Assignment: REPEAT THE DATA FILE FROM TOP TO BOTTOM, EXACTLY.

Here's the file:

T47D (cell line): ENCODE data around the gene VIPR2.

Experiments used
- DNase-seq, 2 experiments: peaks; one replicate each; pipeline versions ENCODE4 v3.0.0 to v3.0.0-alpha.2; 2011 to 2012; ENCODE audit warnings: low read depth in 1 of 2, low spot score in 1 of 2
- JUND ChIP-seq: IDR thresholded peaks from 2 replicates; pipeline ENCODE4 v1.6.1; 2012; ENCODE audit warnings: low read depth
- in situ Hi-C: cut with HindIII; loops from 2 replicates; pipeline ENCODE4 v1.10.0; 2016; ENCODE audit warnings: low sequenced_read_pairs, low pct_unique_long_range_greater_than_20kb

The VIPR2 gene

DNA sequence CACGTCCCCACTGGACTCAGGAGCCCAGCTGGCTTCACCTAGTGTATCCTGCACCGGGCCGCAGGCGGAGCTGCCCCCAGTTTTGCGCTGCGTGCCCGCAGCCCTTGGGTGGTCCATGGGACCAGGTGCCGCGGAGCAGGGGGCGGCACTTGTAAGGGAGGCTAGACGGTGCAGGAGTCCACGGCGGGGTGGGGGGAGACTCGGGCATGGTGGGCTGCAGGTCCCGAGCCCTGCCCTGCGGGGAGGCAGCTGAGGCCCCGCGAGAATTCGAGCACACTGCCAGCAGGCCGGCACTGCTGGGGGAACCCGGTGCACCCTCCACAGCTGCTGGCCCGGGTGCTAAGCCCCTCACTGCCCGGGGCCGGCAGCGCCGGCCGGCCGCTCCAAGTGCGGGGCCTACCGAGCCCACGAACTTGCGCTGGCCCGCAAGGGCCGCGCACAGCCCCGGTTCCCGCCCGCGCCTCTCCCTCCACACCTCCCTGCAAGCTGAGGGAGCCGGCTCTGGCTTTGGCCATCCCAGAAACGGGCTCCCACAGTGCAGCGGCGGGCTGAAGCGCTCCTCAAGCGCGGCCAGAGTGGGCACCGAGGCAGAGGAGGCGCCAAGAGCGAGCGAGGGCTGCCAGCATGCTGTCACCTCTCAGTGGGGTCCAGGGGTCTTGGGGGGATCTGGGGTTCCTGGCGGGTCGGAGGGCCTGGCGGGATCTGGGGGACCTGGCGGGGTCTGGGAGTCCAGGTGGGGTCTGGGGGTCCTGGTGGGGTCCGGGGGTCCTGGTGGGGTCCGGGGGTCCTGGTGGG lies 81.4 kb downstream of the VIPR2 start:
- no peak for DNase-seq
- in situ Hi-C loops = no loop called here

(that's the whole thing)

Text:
T47D (cell line): ENCODE data around the gene VIPR2.

Experiments used
- DNase-seq, 2 experiments: peaks; one replicate each; pipeline versions ENCODE4 v3.0.0 to v3.0.0-alpha.2; 2011 to 2012; ENCODE audit warnings: low read depth in 1 of 2, low spot score in 1 of 2
- JUND ChIP-seq: IDR thresholded peaks from 2 replicates; pipeline ENCODE4 v1.6.1; 2012; ENCODE audit warnings: low read depth
- in situ Hi-C: cut with HindIII; loops from 2 replicates; pipeline ENCODE4 v1.10.0; 2016; ENCODE audit warnings: low sequenced_read_pairs, low pct_unique_long_range_greater_than_20kb

The VIPR2 gene

DNA sequence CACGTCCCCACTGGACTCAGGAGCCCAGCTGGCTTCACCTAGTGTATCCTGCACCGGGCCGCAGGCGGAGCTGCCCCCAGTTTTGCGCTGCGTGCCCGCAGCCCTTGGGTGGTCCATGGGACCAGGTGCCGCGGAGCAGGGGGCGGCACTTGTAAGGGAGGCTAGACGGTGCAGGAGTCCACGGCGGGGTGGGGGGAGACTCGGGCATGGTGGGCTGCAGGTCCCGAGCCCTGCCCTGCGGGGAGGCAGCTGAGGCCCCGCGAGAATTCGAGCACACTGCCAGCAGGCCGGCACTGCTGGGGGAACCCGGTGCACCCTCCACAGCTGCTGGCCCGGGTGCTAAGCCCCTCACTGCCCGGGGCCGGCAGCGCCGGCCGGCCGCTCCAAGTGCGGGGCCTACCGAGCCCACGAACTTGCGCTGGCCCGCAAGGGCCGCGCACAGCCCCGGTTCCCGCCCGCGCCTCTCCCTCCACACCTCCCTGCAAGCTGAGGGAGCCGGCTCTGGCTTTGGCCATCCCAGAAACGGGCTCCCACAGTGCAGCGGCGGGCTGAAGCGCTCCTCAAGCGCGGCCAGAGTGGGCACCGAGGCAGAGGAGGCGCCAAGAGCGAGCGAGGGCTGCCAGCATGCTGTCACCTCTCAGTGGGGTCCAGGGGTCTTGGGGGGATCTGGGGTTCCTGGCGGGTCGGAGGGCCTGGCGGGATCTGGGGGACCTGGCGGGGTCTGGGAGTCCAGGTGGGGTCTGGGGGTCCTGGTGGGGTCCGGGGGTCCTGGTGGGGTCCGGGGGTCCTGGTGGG lies 81.4 kb downstream of the VIPR2 start:
- no peak for DNase-seq
- in situ Hi-C loops = no loop called here